News tagged with impulsivity
As the human body fine-tunes its neurological wiring, nerve cells often must fix a faulty connection by amputating an axon—the "business end" of the neuron that sends electrical impulses to tissues or other ...
Neuroscience 4 hours ago | 5 / 5 (1) | 0 |
(Medical Xpress)—When brain cells are overwhelmed by an influx of too many calcium molecules, they shut down the channels through which these molecules enter the cells. Until now, the "stop" signal mechanism that cells ...
Neuroscience May 09, 2013 | 5 / 5 (4) | 0 |
Double-amputee Jason Koger used to fly to visit a clinician when he wanted to adjust the grips on his bionic hands. Now, he's got an app instead. Koger this week demonstrated the i-limb ultra revolution, ...
Other May 03, 2013 | not rated yet | 0
(Medical Xpress)—When the mind is at rest, the electrical signals by which brain cells communicate appear to travel in reverse, wiping out unimportant information in the process, but sensitizing the cells ...
Neuroscience Mar 19, 2013 | 4.9 / 5 (9) | 2 |
Take your time. Hold your horses. Sleep on it. When people must decide between arguably equal choices, they need time to deliberate. In the case of people undergoing deep brain stimulation (DBS) for Parkinson's disease, that ...
Neuroscience Sep 25, 2011 | 4.8 / 5 (11) | 5 |
(Medical Xpress)—Despite the well known inaccuracies of polygraph lie detectors, they remain in widespread, if selective, use by the criminal justice system. While they are far from truth machines, if the ...
Neuroscience Mar 26, 2013 | 5 / 5 (1) | 6 |
(Medical Xpress)—Blocking the expression of just one protein in the brain delays the onset of paralysis in mice with a form of multiple sclerosis, say researchers at the School of Medicine.
Medical research May 10, 2013 | 5 / 5 (2) | 0 |
For more than 20 years, doctors have been using cells from blood that remains in the placenta and umbilical cord after childbirth to treat a variety of illnesses, from cancer and immune disorders to blood ...
Medical research Jul 16, 2012 | 5 / 5 (5) | 0 |
Cedars-Sinai Heart Institute researchers have reprogrammed ordinary heart cells to become exact replicas of highly specialized pacemaker cells by injecting a single gene (Tbx18)–a major step forward in the decade-long search ...
Medical research Dec 16, 2012 | 5 / 5 (5) | 1 |
Scientists at the Virginia Tech Carilion Research Institute have discovered how the predominant class of Alzheimer's pharmaceuticals might sharpen the brain's performance.
Neuroscience May 07, 2013 | 4.5 / 5 (2) | 0 |
People who gain weight are more likely to give in to temptations but also are more thoughtful about their actions, according to a new study published in Psychological Science, a journal of the Association for Psychological Scienc ...
Psychology & Psychiatry May 06, 2013 | 5 / 5 (4) | 0 |
(Medical Xpress) -- In many cases, a delay occurs between the time you are presented information and the time you respond with an action or decision. Most of us call it a thought, while some scientists call it working memory.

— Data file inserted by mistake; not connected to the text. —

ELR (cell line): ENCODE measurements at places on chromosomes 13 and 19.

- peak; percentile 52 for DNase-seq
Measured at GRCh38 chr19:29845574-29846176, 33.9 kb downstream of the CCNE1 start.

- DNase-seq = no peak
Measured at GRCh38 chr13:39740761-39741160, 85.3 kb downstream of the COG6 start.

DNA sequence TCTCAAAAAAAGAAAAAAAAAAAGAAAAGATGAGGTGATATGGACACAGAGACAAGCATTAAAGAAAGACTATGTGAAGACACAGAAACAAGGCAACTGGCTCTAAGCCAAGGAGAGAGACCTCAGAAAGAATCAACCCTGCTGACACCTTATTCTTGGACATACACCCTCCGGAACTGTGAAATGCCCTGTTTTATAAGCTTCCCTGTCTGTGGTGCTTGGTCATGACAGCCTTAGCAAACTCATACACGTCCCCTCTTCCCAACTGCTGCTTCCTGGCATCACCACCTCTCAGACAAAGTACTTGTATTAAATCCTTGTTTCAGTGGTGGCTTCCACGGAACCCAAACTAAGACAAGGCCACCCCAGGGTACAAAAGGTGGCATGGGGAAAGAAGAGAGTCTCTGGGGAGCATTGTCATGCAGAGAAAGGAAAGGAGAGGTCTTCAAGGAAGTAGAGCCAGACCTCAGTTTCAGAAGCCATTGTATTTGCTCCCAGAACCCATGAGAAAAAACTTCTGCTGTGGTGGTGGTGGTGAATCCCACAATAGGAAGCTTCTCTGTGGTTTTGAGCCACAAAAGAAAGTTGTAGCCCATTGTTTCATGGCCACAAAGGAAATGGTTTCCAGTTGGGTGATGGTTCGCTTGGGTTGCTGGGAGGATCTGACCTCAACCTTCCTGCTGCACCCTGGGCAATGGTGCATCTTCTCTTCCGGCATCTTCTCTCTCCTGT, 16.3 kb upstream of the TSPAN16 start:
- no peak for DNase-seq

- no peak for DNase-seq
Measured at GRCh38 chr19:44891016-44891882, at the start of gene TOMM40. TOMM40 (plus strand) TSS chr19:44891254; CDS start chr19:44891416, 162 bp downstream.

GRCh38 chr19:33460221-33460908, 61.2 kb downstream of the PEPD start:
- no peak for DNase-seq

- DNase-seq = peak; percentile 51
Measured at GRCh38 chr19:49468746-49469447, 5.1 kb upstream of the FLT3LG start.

Neuroscience Dec 21, 2011 | 4.7 / 5 (7) | 1 |
(Medical Xpress) -- Researchers funded by the Medical Research Council (MRC) at the University of Cambridge have identified a brain abnormality which is found in drug-dependent individuals as well as their ...
Neuroscience Feb 02, 2012 | 4.8 / 5 (8) | 2 |
Australian scientists said Thursday they had successfully implanted a "world first" bionic eye prototype, describing it as a major breakthrough for the visually impaired.
Ophthalmology Aug 30, 2012 | 5 / 5 (9) | 0
(Medical Xpress)—A global team of researchers has identified the gene behind an Australian toddler's paediatric brain disorder in a discovery that is paving the way for the diagnosis and treatment of other ...
Genetics May 03, 2013 | 4.5 / 5 (2) | 1 |
Impulsivity (or impulsiveness) is a personality trait characterized by the inclination of an individual to initiate behavior without adequate forethought as to the consequences of their actions, acting on the spur of the moment. Eysenck and Eysenck related impulsivity to risk-taking, lack of planning, and making up one's mind quickly. Impulsivity has been shown to be a major component of various neuropsychiatric disorders such as ADHD, substance abuse disorders and bipolar disorder. Impulsivity has been shown to have a genetic component and may be inheritable. Abnormal patterns of impulsivity may also be an acquired trait as a result of various neurodegenerative diseases, traumatic brain injury (TBI), hypoxic ischemic encephalopathy, intrauterine hypoxia, bacterial or viral infections or neurotoxicity as a result of chemical exposure. The orbitofrontal cortex and right inferior frontal gyrus have been shown to play a part in impulse control.
As a personality trait, impulsivity is part of normal behavior as it contributes to adaptive functioning. To do something and not be aware, especially for young children, is relatively common. Recent psychological research has suggested that there are various facets of impulsivity. Some researchers have proposed a 3-factor model according to impulsivity; attentional ("getting easily bored"), motor ("going into action") and cognitive ("inability to plan") factors. Recent theories have suggested five separate aspects of impulsivity:
For more information about Impulsivity, read the full article at
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